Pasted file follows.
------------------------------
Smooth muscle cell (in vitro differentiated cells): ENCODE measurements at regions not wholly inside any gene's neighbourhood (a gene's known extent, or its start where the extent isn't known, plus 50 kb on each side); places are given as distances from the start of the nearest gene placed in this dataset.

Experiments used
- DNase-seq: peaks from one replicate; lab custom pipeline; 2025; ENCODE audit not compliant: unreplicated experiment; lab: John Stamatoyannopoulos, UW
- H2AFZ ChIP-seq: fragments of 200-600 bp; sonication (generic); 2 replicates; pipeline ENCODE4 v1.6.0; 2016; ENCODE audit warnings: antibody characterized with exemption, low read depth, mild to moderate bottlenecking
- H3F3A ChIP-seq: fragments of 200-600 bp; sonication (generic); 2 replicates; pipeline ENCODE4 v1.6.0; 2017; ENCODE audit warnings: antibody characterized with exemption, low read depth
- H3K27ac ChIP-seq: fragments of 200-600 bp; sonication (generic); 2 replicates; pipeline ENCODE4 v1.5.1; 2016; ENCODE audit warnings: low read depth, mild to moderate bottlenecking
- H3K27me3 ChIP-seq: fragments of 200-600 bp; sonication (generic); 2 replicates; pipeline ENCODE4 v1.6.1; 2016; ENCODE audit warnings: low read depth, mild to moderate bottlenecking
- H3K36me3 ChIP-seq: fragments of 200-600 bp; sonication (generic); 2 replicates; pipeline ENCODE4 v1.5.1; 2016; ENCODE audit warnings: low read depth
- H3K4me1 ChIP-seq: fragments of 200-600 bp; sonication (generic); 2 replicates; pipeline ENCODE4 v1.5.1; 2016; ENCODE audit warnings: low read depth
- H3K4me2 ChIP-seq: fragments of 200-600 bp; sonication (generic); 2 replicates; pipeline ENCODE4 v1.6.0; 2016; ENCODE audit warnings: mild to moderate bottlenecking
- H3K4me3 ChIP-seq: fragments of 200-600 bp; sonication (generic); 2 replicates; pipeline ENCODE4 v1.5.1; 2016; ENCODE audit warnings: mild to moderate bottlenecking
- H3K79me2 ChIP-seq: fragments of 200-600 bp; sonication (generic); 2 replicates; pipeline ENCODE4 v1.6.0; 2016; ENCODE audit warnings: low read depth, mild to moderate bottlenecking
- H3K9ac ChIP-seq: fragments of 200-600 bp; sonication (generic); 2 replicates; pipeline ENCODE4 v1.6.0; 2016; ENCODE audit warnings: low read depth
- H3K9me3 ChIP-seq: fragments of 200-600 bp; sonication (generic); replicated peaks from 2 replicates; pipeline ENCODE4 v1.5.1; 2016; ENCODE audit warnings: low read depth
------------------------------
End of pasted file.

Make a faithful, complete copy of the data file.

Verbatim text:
Smooth muscle cell (in vitro differentiated cells): ENCODE measurements at regions not wholly inside any gene's neighbourhood (a gene's known extent, or its start where the extent isn't known, plus 50 kb on each side); places are given as distances from the start of the nearest gene placed in this dataset.

Experiments used
- DNase-seq: peaks from one replicate; lab custom pipeline; 2025; ENCODE audit not compliant: unreplicated experiment; lab: John Stamatoyannopoulos, UW
- H2AFZ ChIP-seq: fragments of 200-600 bp; sonication (generic); 2 replicates; pipeline ENCODE4 v1.6.0; 2016; ENCODE audit warnings: antibody characterized with exemption, low read depth, mild to moderate bottlenecking
- H3F3A ChIP-seq: fragments of 200-600 bp; sonication (generic); 2 replicates; pipeline ENCODE4 v1.6.0; 2017; ENCODE audit warnings: antibody characterized with exemption, low read depth
- H3K27ac ChIP-seq: fragments of 200-600 bp; sonication (generic); 2 replicates; pipeline ENCODE4 v1.5.1; 2016; ENCODE audit warnings: low read depth, mild to moderate bottlenecking
- H3K27me3 ChIP-seq: fragments of 200-600 bp; sonication (generic); 2 replicates; pipeline ENCODE4 v1.6.1; 2016; ENCODE audit warnings: low read depth, mild to moderate bottlenecking
- H3K36me3 ChIP-seq: fragments of 200-600 bp; sonication (generic); 2 replicates; pipeline ENCODE4 v1.5.1; 2016; ENCODE audit warnings: low read depth
- H3K4me1 ChIP-seq: fragments of 200-600 bp; sonication (generic); 2 replicates; pipeline ENCODE4 v1.5.1; 2016; ENCODE audit warnings: low read depth
- H3K4me2 ChIP-seq: fragments of 200-600 bp; sonication (generic); 2 replicates; pipeline ENCODE4 v1.6.0; 2016; ENCODE audit warnings: mild to moderate bottlenecking
- H3K4me3 ChIP-seq: fragments of 200-600 bp; sonication (generic); 2 replicates; pipeline ENCODE4 v1.5.1; 2016; ENCODE audit warnings: mild to moderate bottlenecking
- H3K79me2 ChIP-seq: fragments of 200-600 bp; sonication (generic); 2 replicates; pipeline ENCODE4 v1.6.0; 2016; ENCODE audit warnings: low read depth, mild to moderate bottlenecking
- H3K9ac ChIP-seq: fragments of 200-600 bp; sonication (generic); 2 replicates; pipeline ENCODE4 v1.6.0; 2016; ENCODE audit warnings: low read depth
- H3K9me3 ChIP-seq: fragments of 200-600 bp; sonication (generic); replicated peaks from 2 replicates; pipeline ENCODE4 v1.5.1; 2016; ENCODE audit warnings: low read depth